I’m always thrown when an interviewer asks me to name three words that others would use to describe me. Am I supposed to be honest? Humble? Bold? What words would my mother, my boyfriend, or my therapist choose? In any case, the word “Muslim” has never come to mind. In my own mind, there are a lot of words in line before I get there. Yet in today’s political climate, that word would be the first word used to describe me if I chose to run for, say, president of the United States. That word would be the first, and perhaps the only, word used to describe me if I were a suicide bomber in the city of Cambridge, or even if I happened to be caught on video walking near the explosion.
So I suppose I’ve never actually answered my interviewer correctly. The truest response would be to ask, “When?”
I can’t quite place my finger on the year, month or day that my religion became an active part of my identity. I stabbed olives with my father’s dinner fork during Ramadan so he could break his fast with ease, and I said “Allah Kabul etsin” – may God accept your efforts – to my mother at the end of her occasional prayer so that I could earn her smile. I wasn’t consciously aware that I did these things because I was a Muslim girl in a Muslim household; they were as natural to me as sleepaway camp and the Girl Scouts were to my friends at school.
[bctt tweet=”At eight years old, I became the face of Islam in my neighborhood.”]
When the 9/11 terrorist attacks took place, we were renting a home in an unfriendly neighborhood of Belmont, in Massachusetts. It wasn’t always unfriendly, but after the attacks, our next-door neighbors stopped saying good morning to my father when he shoveled out our driveway, and no longer allowed me to play tag with their youngest daughter. In my mind, I had more in common with a paperclip than I did with the perpetrators of the attacks, yet to my parents, their identities and my own had been irrevocably altered. We didn’t know it yet, but those terrorists had saddled my mother, my father, and I with an enormous responsibility. We were the faces of Islam in our neighborhood, and I, at eight years old, was the one of the very few non-televised representatives of Islam at Burbank Elementary School.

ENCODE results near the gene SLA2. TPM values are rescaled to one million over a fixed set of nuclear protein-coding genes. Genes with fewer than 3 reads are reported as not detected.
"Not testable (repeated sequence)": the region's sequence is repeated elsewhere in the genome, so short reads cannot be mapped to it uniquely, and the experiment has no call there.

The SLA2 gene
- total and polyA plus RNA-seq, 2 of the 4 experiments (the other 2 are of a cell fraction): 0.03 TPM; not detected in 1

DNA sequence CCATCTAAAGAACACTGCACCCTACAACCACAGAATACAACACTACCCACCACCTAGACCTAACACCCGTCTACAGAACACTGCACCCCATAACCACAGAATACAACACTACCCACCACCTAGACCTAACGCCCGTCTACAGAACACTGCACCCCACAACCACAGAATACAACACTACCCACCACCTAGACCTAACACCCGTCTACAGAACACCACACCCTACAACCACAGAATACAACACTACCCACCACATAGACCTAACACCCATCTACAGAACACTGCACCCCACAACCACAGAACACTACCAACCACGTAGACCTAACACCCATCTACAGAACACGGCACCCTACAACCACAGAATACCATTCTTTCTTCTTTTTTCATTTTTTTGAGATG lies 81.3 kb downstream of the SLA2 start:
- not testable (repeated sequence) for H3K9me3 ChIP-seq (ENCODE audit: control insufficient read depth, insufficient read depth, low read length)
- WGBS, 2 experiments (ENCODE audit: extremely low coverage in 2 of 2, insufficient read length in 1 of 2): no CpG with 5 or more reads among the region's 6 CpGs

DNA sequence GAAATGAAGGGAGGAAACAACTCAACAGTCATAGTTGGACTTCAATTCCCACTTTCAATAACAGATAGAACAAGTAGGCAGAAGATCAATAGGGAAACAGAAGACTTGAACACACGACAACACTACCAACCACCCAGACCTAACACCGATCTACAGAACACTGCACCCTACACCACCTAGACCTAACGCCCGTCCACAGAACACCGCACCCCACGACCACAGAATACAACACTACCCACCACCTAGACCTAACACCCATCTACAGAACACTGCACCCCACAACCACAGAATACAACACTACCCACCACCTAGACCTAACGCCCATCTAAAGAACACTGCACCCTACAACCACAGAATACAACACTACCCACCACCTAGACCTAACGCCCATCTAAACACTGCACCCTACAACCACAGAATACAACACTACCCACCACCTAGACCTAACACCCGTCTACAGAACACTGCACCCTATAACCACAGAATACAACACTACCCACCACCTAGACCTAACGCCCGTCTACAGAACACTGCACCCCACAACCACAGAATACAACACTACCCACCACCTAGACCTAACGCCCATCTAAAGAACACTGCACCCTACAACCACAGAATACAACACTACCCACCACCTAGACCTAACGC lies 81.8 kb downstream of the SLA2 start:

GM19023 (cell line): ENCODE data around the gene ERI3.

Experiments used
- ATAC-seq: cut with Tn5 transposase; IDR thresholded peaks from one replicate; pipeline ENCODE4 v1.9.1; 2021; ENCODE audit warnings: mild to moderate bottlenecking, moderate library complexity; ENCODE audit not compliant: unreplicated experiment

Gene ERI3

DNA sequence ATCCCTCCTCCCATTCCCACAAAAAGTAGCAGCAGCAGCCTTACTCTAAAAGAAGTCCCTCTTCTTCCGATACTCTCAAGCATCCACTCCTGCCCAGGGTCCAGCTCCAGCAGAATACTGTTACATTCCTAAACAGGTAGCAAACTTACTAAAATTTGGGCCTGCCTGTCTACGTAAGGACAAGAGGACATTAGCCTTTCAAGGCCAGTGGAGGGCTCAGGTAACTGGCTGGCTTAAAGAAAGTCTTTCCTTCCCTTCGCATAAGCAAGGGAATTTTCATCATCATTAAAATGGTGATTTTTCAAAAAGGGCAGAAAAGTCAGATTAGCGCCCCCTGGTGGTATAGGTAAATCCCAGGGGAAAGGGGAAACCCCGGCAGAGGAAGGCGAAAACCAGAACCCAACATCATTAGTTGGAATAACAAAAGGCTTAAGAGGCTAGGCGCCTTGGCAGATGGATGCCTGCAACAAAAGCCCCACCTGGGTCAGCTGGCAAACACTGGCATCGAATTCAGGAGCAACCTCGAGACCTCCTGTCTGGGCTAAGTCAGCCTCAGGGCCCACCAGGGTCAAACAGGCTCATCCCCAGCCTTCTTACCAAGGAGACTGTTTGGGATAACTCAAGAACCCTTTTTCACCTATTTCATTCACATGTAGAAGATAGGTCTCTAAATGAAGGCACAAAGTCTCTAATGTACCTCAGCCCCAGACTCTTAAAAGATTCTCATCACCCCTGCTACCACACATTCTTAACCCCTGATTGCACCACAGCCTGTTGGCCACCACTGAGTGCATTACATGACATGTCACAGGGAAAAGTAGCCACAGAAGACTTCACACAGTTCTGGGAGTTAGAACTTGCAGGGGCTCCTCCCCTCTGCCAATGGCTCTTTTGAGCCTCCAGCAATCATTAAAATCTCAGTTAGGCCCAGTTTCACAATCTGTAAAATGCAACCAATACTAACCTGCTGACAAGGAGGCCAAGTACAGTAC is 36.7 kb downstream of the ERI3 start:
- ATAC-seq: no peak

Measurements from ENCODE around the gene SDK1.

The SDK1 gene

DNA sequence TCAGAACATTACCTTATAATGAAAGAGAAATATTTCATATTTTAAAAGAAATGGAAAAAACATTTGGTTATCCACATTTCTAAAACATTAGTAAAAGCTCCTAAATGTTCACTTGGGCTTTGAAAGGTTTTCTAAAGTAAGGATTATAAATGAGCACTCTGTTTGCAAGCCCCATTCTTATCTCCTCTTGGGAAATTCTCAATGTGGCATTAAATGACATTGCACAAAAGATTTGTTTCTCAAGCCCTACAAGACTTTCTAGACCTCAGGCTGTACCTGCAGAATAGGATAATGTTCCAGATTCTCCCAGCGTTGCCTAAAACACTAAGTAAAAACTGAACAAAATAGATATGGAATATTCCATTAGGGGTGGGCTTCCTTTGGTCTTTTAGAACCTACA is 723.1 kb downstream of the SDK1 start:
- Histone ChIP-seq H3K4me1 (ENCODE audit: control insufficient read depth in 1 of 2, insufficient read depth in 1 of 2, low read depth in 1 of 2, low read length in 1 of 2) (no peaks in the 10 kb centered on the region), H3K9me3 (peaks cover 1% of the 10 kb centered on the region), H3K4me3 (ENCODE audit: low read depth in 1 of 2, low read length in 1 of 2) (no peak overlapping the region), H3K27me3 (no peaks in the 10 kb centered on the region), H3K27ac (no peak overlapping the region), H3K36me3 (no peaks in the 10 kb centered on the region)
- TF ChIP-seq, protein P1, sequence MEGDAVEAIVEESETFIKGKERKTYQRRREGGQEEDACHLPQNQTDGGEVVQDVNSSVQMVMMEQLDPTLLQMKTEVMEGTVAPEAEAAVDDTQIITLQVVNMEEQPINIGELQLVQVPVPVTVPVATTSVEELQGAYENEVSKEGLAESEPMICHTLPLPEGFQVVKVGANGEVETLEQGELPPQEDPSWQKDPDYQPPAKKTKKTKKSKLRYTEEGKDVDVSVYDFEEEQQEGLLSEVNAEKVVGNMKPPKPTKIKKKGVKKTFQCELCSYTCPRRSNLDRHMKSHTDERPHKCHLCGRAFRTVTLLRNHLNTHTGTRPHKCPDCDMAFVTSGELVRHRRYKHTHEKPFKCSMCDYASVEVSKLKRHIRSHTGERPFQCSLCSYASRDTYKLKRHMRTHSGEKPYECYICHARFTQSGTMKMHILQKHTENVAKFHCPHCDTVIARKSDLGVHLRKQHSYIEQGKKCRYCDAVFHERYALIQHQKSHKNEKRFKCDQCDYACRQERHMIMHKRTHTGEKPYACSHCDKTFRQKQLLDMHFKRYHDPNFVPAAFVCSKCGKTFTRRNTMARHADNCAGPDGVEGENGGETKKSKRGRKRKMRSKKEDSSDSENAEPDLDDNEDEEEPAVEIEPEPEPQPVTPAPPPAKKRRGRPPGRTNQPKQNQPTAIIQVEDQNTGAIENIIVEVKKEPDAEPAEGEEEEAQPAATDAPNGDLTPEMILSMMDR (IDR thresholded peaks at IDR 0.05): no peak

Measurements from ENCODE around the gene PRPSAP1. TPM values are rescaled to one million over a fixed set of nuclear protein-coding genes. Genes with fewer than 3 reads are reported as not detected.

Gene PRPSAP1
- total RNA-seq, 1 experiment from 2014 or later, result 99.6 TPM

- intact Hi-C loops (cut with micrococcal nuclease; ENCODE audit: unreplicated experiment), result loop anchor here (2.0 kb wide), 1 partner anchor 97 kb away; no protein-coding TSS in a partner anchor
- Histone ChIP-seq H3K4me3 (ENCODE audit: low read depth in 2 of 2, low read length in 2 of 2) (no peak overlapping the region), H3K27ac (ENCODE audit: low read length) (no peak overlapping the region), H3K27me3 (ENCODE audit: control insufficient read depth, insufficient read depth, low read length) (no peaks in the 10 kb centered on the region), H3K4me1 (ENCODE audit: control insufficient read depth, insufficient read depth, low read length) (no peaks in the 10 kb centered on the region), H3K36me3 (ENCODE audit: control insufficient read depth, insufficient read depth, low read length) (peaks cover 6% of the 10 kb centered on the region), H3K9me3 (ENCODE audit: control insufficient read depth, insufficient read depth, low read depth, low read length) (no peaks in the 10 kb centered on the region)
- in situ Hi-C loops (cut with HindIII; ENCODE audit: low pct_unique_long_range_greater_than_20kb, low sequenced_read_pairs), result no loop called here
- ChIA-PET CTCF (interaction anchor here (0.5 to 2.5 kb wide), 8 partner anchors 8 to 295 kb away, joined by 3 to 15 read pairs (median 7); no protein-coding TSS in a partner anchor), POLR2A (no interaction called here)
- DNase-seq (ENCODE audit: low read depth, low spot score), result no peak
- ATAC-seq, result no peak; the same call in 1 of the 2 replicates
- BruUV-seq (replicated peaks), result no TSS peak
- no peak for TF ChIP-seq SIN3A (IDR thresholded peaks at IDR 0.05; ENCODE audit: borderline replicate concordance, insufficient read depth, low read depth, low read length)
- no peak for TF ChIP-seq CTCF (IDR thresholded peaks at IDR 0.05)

I’ve never chosen the word “marginalized” as one of my descriptors, either. I’m not under-privileged, and I certainly don’t feel that my religion has so far limited me as I pursue my goals. I attended the most expensive college I was accepted to, and had the liberty of peppering my freshman year with irresponsibility and idiocy. I switched majors and dropped hobbies. I never considered joining al-Muslimat, the Muslim student organization on campus; I didn’t fast during Ramadan, pray one or five times a day, or wear a hijab.
When it came up in a classroom or dining hall discussion that I was Muslim, my peers would say, “Oh, but you don’t look Muslim!”, or “But like, not really, right? Like not in an activist-y way?” These comments never offended me, and I instead embraced my hip, third-culture label. Almost every time, the conversation would shift direction. Each time it didn’t, the scenario was different: a friend’s father would ask if my parents pressured me to choose a women’s college for the sake of my Islam-mandated chastity. A classmate would ask if my mother had to find against Turkey’s radical Muslim government to graduate from college as an industrial engineer (a question that is, given the current tides in Turkey, fairly ironic).
While I understand and sympathize with the message that minorities should not have to educate the public about their cultures, I personally welcome the challenge. If I don’t rise to the occasion, the face of Islam is a series of coordinated attacks that killed 137 people in Paris this past November. It is 14 dead in San Bernardino in December. It is Brian Kilmeade claiming that “not all Muslims are terrorists, but all terrorists are Muslims.”
I welcome the opportunity to define what had once been a passive part of my identity, not because I believe I can represent all American Muslims, but because I believe in its virtue as a part of both my own upbringing, and that of many others. For a Turkish couple completely alone in Phoenix, Arizona, Islam was a way for their only daughter to learn about the traditions they would have had in Istanbul. It was a way for their daughter to relate to her grandparents, for her to feel the great big barrier of the Atlantic Ocean a bit less.
[bctt tweet=”I can’t afford not to stand up for Islam.”]
When I hear my peers from other cultures complain about the mainstream media’s biases or ignorance, I nod along because I agree. When I hear frustration at having to be the spokesman or woman for an entire minority group, I can understand it. But I abstain because I am honored to have the chance to educate anyone about the Islam I have grown up with. I’m excited by the chance to speak over the sounds of explosions and the conservative media, and perhaps be heard. The question isn’t so much should I have to – I’m convinced America today is past that point. Can I afford not to, and instead be forced to tolerate the misinformation and tragedy that otherwise defines my religion?
While I won’t be choosing “Muslim” to describe myself in my next interview, I know its presence has enabled me to select “compassionate,” “courageous” and “resilient” in its place.